In honor of Banned Book Week, I decided to highlight a controversial subject… Evolution. I grew up in a certain place at a certain time. When I was in elementary school, a fellow Georgian was president. While researching for this post, I read Jimmy Carter’s written statement “As a Christian, a trained engineer and scientist, and a professor at Emory University, I am embarrassed by Superintendent Kathy Cox’s attempt to censor and distort the education of Georgia’s students,” The Department of Education in Georgia was trying to remove the word “evolution” from it’s curriculum. This quote is not from his presidential years, nor from any of the twenty something years after his election. It’s from this millennium; published on CNN on January 30, 2004.
I don’t remember what I learned about evolution in school. So I visited the children’s non-fiction section to brush up. Surprisingly, a report titled Creation vs. Evolution fell out of the first book I opened. The notes were thorough and interesting. The final paragraph arguing, “the giraffe is a good example against evolution” was well-organized, but easily debatable. However, it was encouraging to see the full process – notes, outline, final paper.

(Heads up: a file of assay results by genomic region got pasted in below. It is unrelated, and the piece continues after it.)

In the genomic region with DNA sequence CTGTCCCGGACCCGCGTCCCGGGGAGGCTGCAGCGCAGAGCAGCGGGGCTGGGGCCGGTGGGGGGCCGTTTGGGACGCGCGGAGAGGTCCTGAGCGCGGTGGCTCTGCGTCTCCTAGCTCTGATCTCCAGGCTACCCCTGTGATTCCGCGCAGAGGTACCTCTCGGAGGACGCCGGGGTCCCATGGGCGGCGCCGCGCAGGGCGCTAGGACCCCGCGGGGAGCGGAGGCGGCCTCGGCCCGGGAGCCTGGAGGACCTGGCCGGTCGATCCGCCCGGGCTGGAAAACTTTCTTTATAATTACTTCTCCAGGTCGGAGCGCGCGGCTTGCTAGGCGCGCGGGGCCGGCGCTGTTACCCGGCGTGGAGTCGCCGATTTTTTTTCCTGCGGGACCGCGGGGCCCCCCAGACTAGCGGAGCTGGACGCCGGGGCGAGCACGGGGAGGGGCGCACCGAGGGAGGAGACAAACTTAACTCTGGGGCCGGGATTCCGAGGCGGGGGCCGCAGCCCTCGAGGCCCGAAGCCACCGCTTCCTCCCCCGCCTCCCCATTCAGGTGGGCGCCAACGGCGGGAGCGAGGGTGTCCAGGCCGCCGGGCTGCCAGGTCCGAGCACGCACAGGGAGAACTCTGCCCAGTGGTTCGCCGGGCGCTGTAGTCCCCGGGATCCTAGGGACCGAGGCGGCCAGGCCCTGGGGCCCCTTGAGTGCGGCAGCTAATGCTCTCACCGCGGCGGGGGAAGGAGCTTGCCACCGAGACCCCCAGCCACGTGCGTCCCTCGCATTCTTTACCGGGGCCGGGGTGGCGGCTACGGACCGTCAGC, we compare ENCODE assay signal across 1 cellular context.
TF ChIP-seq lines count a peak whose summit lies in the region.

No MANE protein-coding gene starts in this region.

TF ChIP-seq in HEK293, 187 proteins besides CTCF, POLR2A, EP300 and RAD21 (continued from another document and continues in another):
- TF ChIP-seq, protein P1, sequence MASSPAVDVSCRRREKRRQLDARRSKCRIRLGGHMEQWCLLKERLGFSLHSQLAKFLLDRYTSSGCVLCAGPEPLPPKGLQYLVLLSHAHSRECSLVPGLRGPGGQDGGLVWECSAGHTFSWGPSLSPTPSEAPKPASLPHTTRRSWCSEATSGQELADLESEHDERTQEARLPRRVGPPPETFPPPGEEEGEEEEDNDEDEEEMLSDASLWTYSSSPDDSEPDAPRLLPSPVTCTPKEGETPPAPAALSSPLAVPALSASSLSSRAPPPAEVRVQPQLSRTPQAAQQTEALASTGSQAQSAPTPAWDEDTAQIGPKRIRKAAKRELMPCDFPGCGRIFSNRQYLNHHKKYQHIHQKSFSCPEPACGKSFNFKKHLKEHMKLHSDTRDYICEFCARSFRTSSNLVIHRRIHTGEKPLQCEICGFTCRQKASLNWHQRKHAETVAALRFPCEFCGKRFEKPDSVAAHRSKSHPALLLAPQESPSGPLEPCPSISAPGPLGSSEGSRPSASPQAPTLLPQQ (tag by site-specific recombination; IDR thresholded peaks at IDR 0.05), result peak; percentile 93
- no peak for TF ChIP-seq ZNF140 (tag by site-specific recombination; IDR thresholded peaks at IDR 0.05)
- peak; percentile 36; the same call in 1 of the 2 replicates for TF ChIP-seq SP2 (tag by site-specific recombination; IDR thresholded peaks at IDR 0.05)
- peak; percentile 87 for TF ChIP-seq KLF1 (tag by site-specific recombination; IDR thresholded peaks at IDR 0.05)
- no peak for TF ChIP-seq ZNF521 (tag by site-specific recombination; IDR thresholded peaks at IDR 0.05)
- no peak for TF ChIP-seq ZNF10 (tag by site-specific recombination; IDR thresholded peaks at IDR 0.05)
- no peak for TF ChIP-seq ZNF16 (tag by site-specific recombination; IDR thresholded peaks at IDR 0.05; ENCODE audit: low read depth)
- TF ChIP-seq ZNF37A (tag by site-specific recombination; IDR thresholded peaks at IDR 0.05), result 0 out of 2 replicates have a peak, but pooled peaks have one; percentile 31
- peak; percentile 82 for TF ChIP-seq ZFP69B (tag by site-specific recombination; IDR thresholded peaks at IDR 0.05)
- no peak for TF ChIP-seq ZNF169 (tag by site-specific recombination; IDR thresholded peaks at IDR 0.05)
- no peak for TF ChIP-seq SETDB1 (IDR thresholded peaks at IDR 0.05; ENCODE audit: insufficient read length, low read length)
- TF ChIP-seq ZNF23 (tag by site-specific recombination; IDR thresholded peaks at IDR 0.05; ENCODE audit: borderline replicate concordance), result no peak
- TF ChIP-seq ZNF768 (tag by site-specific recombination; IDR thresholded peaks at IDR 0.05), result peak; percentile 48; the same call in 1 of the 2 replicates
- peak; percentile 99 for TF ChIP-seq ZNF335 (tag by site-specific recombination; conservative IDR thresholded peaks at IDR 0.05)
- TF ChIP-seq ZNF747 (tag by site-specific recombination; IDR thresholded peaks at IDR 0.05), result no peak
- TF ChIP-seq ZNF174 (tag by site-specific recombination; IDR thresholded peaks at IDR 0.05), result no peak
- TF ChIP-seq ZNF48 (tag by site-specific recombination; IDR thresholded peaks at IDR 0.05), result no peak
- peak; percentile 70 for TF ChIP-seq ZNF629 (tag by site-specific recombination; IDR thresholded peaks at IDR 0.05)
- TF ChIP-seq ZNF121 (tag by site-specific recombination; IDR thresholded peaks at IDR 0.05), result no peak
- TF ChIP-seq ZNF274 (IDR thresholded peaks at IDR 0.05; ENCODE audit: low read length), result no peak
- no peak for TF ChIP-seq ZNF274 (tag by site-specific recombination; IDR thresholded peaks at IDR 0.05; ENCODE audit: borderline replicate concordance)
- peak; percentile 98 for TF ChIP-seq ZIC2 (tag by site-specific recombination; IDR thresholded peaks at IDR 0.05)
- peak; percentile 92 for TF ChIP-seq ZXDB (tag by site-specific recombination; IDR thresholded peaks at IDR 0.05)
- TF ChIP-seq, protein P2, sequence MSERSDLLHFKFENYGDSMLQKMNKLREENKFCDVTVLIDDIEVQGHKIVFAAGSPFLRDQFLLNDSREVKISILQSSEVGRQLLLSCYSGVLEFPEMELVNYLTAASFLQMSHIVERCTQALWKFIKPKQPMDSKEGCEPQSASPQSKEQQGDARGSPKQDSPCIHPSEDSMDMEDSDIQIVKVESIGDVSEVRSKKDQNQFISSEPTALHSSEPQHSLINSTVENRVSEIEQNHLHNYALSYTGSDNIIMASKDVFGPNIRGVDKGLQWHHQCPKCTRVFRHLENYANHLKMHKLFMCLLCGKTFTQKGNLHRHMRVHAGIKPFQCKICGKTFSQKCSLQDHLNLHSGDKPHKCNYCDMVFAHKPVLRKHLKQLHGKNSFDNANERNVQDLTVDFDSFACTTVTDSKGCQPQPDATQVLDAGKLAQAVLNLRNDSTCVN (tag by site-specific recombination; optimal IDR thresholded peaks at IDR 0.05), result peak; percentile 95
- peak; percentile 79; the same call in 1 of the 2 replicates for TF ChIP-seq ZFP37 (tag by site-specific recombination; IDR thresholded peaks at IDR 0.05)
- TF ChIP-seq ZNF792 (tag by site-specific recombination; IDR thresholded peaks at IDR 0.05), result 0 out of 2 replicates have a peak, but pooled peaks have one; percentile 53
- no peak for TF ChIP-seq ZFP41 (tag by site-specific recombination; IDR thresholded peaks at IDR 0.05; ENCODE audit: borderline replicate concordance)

Back to the books on evolution. So many were overstimulating – photos, cartoons, charts, graphs, different fonts, several colors of text and at least three background colors on just ONE page. I saw this over and over in many of the books I checked out. Luckily, I found a revised edition of the Eyewitness Book Evolution on the shelf. I remember when the first editions were cutting edge in nonfiction publishing. Thank goodness they still exist and are being updated. A lot of today’s cutting edge nonfiction defeats the purpose of reading nonfiction to gain better understanding about a subject. They provide snippets of facts but lack depth. Anybody else agree?